Puma has taken a significant step toward launching a fully biodegradable shoe with the RE:SUEDE experiment. In this trial, 500 specially designed Suede sneakers were sent to testers for six months of wear, and 412 of them were later sent to an industrial composting facility in the Netherlands.
The shoes, made with Zeology suede, hemp padding and laces, and a hemp-cotton blend lining, were designed to decompose under strict conditions. After about three and a half months, a substantial portion of the leather trainer had broken down and was classified as Grade A compost, suitable for gardening.
The thermoplastic elastomer (TPE-E) soles, however, took around six months to break down into small enough pieces for compost. Puma views the RE:SUEDE experiment as “successful,” though the longer timeframe for sole decomposition deviates from standard industrial composting procedures.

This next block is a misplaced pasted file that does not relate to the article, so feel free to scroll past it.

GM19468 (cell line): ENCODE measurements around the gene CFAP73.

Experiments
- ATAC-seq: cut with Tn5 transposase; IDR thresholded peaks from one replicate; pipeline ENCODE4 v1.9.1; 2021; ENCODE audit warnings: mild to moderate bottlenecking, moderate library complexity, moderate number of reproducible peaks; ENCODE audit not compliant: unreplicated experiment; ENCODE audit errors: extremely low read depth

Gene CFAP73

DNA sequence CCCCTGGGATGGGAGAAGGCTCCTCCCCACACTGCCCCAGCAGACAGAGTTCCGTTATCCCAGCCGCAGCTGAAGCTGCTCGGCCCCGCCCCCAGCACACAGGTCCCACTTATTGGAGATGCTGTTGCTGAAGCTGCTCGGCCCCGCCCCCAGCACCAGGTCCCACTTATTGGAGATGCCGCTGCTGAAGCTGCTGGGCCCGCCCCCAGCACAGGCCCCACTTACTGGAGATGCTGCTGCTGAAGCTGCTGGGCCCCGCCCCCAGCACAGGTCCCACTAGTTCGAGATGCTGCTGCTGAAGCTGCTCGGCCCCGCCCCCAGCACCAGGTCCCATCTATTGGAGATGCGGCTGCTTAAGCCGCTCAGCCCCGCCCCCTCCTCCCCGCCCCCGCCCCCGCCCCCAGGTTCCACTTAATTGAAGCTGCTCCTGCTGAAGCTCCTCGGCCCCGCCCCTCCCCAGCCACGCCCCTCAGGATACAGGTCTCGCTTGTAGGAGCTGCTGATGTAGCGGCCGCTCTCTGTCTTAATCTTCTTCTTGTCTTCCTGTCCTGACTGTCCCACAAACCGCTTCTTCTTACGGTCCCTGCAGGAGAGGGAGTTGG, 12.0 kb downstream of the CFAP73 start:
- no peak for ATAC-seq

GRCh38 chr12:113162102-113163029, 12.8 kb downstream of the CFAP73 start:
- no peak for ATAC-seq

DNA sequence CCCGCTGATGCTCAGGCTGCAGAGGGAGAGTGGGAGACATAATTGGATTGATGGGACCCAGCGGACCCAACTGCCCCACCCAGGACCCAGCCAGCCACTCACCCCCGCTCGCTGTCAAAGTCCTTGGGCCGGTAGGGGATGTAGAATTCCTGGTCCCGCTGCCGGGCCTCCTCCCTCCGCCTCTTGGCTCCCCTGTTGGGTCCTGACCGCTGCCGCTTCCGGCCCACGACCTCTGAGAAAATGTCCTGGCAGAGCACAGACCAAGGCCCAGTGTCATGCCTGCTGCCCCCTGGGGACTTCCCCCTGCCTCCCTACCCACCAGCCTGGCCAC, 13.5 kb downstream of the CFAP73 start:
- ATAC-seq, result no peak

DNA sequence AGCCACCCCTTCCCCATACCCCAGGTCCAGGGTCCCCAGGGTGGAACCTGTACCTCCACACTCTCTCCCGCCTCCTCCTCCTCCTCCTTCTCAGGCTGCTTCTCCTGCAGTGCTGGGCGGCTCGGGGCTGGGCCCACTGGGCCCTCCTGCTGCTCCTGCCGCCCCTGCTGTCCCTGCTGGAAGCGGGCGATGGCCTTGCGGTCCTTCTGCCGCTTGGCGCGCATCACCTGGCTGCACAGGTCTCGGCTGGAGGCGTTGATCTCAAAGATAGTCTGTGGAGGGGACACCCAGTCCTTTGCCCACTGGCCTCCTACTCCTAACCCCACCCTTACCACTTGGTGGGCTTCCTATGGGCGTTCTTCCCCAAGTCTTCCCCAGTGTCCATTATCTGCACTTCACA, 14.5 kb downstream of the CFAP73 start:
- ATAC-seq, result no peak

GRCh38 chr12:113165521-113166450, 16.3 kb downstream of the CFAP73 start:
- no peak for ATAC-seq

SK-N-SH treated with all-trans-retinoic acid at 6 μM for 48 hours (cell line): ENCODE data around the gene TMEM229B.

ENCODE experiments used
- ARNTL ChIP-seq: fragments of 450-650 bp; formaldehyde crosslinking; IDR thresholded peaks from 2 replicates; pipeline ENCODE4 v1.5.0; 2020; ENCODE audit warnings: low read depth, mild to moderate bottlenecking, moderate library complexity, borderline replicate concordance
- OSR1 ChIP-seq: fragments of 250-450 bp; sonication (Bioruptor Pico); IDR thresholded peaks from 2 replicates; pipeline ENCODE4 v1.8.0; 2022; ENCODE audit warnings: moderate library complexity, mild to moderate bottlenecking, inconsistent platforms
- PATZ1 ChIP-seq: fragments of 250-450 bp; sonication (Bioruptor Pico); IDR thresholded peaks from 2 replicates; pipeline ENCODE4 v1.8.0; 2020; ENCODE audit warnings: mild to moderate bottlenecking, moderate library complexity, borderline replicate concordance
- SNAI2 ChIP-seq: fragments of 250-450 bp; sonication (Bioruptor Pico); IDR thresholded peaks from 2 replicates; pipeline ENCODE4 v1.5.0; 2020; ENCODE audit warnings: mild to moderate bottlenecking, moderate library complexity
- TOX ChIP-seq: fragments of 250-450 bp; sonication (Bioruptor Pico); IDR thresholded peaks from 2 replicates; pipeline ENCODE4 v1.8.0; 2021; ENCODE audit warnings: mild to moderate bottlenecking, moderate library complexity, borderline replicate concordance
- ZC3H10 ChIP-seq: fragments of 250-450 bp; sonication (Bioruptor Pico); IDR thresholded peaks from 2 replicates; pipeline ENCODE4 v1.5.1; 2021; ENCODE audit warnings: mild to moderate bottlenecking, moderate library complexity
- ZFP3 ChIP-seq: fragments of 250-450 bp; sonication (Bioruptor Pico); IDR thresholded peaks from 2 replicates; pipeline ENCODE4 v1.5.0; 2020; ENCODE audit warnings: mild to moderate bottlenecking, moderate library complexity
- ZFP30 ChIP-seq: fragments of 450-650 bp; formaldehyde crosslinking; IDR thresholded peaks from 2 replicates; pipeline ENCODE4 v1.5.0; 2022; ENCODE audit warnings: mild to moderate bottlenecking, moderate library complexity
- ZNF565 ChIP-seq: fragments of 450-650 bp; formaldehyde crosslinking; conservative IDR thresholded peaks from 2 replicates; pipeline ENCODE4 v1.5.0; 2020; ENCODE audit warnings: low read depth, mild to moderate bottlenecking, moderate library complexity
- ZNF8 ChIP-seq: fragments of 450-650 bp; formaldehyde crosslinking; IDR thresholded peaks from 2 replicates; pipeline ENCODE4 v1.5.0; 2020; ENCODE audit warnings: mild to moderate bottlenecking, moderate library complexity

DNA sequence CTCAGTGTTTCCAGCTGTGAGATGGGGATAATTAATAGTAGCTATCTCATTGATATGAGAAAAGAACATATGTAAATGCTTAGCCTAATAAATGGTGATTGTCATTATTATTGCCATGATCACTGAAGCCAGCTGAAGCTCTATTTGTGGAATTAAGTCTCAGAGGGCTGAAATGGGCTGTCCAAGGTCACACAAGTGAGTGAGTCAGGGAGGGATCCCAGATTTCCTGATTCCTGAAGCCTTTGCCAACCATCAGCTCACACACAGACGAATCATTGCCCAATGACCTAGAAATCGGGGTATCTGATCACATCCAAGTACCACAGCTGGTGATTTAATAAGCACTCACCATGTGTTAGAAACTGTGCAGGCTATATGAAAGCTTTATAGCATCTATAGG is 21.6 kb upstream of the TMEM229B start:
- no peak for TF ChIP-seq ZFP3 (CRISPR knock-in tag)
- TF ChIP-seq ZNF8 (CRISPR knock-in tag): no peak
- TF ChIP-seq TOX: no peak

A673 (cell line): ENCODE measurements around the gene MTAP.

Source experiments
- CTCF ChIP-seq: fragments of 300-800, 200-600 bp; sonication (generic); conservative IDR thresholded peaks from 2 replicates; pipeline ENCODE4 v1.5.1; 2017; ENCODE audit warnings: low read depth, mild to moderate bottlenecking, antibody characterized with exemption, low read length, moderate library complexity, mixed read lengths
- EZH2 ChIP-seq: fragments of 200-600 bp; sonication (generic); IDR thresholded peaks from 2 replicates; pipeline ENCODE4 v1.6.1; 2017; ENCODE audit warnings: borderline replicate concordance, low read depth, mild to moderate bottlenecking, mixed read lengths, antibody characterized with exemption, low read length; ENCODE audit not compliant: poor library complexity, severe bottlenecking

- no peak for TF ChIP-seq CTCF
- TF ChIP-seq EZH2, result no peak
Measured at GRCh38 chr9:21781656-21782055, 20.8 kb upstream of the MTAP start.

Puma plans to launch a commercial version of the sneaker next year, incorporating a takeback scheme for composting the shoes using a tailor-made process. The company is also exploring a “new business model in composting” that supports the decomposition of the shoes.
Transparency serves as another crucial element in the RE:SUEDE experiment, with PUMA committing to share comprehensive insights in a detailed report. The transparency aims to provide valuable knowledge to peers and other interested stakeholders, enabling them to glean insights from the experiment and apply these lessons to their respective initiatives.
Marthien van Eersel, Manager of Materials & Innovations at Ortessa, emphasized the significant learning derived from the RE:SUEDE trial. He highlighted the advancements made in streamlining the industrial composting process to accommodate items requiring an extended period to decompose fully.
While all materials in the RE:SUEDE can break down, the sole posed a unique challenge, necessitating additional pre-processing and more time in the composting tunnel for a complete breakdown.
The Re:SUEDE shoe is part of Puma’s efforts to adopt sustainable practices and materials, such as zeolite-based tanning for the suede, and eliminate chrome, aldehyde, and heavy metals from the process. Puma’s previous attempt at a compostable shoe, the InCycle collection in 2012, was discontinued due to poor consumer demand.
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